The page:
BACLight September 2018

Page 1


Vol 10 No.1

Barbados Accreditation Council




From the Desk of the Executive Director The IO’s Notepad www Barbados Accreditation Council Suite 1, Building 1 Manor Lodge Complex Lodge Hill St. Michael Bb14000 (246)535-6740

New Faces at the BAC

BAC is Social !



From the Desk of The Executive Director


d a p e t No By wood e l z a H a h t Saman Msc. Com IMAGINE LIFE WITH THE BARBADOS QUALIFICATIONS AND CREDIT FRAMEWORK Valda V. Alleyne, Msc. Executive Director

Imagine attaining a qualification that recognizes learning experiences you have gained throughout life! The Barbados Qualifications and Credit Framework (BQCF) will recognize all forms of learning regardless of whether that learning was achieved by attending an institution, through online/via the internet, distance education, or daily life experiences. Imagine being able to carry credits gained from a local programme of study at one institution to another institution without having to repeat courses already completed. And imagine not having to spend that extra money, time and effort to complete those further studies! Now imagine what it would be like to have your local qualification recognized worldwide as the BQCF will assure foreign employers and educational institutions that local qualifications are internationally comparable!

What’s learning?

Learning can come from various life experiences. Certainly, one of my learning experiences comes through a community activity called 'Friday School'. It seeks to teach Biblical and other Christian values to young children between the ages of 3-14 years on Friday evenings.

The Friday School started 28 years ago at the home of my parents, Mavis and Bertram Browne, who had a desire to reach out to young children in the area who may not be able to attend church for various reasons. Since our parents' passing over the past five years, my sister and I have carried on this important mission which means we have to plan the weekly curriculum and activities. Certainly, the only teaching experience that I have comes from teaching Sunday School for over 20 years at the Church of Christ the King, some Sunday School teacher training, and learning on my own through reading and via online about teaching methods for young children and teens. With the BQCF, a Prior Learning and Assessment Recognition centre can assess the learning and 'teaching' experience that I have acquired over the years and I could be awarded credits that can be used to access further education locally in a related area such as Early Childhood Education. The BQCF will therefore facilitate continuous learning as it will create pathways for all of us in Barbados to achieve our highest potential. So don't just imagine, continue to learn and attain qualifications recognized by the BQCF!

Social Listening

Only a few years ago, persons dissatisfied with service, would write a strongly worded letter to the Managing Director, if they were beyond highly offended, you might have even seen a letter to a local newspaper. However, times have changed….DRASTICALLY! From the first infraction of disgruntlement, persons are heading over to their social media and posting. Faster than you can say fiddlesticks, 10 plus comments are on a feed and everyone has a story. Social Listening is an important part of your digital marketing strategy. Social listening is the process of monitoring and responding to what is being said online about your brand, and taking that information and using it in your strategy to improve your communication with your stakeholders. Although it is ideal to get to persons before they have a “meltdown” on social media, social media monitoring can help you avoid the same mistakes. Dan Neely, CEO of Networked Insights, described it perfectly: “Monitoring sees trees; listening sees the forest.” Every organization that is online needs to see past the trees, and engage in what is important to their stakeholders. Dominique Jackson puts it perfectly in his blog* “Let's say you own a smoothie shop and you source your fruits from a couple different vendors. A customer comes in on Monday and orders a peach mango smoothie. After tasting it, they complain that it is bitter.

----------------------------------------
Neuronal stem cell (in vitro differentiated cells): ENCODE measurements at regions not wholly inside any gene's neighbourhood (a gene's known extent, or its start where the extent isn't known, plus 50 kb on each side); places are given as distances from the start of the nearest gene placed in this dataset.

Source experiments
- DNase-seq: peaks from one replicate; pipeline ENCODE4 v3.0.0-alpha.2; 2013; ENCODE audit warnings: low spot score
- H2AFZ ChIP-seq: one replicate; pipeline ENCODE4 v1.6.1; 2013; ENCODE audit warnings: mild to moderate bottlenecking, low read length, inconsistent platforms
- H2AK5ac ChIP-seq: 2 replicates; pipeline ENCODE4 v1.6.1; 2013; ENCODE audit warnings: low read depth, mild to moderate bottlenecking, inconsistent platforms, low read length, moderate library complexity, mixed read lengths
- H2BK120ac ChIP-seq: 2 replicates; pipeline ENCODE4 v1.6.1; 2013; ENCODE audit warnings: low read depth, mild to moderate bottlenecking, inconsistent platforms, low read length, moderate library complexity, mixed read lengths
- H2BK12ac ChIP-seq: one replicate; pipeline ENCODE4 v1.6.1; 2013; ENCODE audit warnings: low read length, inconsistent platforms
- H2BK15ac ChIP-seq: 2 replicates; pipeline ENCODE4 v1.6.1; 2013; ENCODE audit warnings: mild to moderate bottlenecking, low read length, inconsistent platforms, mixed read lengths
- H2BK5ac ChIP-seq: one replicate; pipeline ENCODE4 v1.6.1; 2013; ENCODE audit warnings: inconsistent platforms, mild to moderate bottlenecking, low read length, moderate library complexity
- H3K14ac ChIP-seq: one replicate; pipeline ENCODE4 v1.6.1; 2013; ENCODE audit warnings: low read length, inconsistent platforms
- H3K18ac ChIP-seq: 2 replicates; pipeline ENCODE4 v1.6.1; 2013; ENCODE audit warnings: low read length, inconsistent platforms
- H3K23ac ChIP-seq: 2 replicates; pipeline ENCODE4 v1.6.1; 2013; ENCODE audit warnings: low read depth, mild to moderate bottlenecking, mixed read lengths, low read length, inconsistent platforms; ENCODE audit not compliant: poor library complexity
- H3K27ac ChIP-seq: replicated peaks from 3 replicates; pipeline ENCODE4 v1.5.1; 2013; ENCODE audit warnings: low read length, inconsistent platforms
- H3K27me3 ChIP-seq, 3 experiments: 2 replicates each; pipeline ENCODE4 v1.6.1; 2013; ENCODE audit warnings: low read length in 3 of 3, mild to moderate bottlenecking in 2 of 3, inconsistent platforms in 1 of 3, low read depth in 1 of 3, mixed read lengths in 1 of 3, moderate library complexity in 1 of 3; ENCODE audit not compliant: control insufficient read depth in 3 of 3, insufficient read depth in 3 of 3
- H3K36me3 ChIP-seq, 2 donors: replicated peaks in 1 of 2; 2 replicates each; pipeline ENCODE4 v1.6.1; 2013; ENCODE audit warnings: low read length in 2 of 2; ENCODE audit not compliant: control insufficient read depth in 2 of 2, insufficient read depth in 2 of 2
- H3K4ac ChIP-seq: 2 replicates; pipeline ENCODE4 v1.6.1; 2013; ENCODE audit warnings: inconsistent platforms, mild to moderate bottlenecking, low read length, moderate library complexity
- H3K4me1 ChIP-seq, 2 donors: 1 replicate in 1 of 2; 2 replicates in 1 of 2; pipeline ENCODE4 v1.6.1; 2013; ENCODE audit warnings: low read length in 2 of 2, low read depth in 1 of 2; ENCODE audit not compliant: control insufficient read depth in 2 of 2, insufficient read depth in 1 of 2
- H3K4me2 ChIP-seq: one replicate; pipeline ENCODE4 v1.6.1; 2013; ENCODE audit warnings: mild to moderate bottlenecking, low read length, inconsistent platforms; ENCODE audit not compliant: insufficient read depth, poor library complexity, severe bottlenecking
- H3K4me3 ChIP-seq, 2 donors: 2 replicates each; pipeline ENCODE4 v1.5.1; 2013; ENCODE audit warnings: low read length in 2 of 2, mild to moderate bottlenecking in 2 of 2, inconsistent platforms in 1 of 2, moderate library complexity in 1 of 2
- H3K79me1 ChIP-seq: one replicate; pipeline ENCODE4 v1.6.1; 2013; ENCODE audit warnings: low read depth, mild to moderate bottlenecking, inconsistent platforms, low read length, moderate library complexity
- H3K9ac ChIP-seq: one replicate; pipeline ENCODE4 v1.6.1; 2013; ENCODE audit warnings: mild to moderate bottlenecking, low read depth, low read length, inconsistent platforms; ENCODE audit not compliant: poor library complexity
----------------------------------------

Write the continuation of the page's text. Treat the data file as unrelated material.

You apologize and give them a refund. Friday, someone else comes in, orders a peach mango smoothie, and tells you it is amazing. Next Monday, another customer comes in and orders a peach mango smoothie. They complain that it is not sweet enough so you give them a refund like the customer from the previous week. A similar trend continues for about a month. If you were to look at these situations on a case-by-case basis, it would be easy to write them off as one-time issues. You quickly become aware of the problem and solve it on the spot. That is monitoring. However, after a month, when you realize all the complaints are coming in on Mondays, you can see a trend developing and conclude there is probably something wrong with the fruits coming in on Mondays. With that knowledge, you can go to the vendor and let them know there is a problem with the fruits. From there, they can diagnose the issue and get it resolved so you can stop losing money on refunds. That is social listening.” Join us in the next edition as we delve more into Social Media in the workplace and the benefits it has on your organization. *Reference-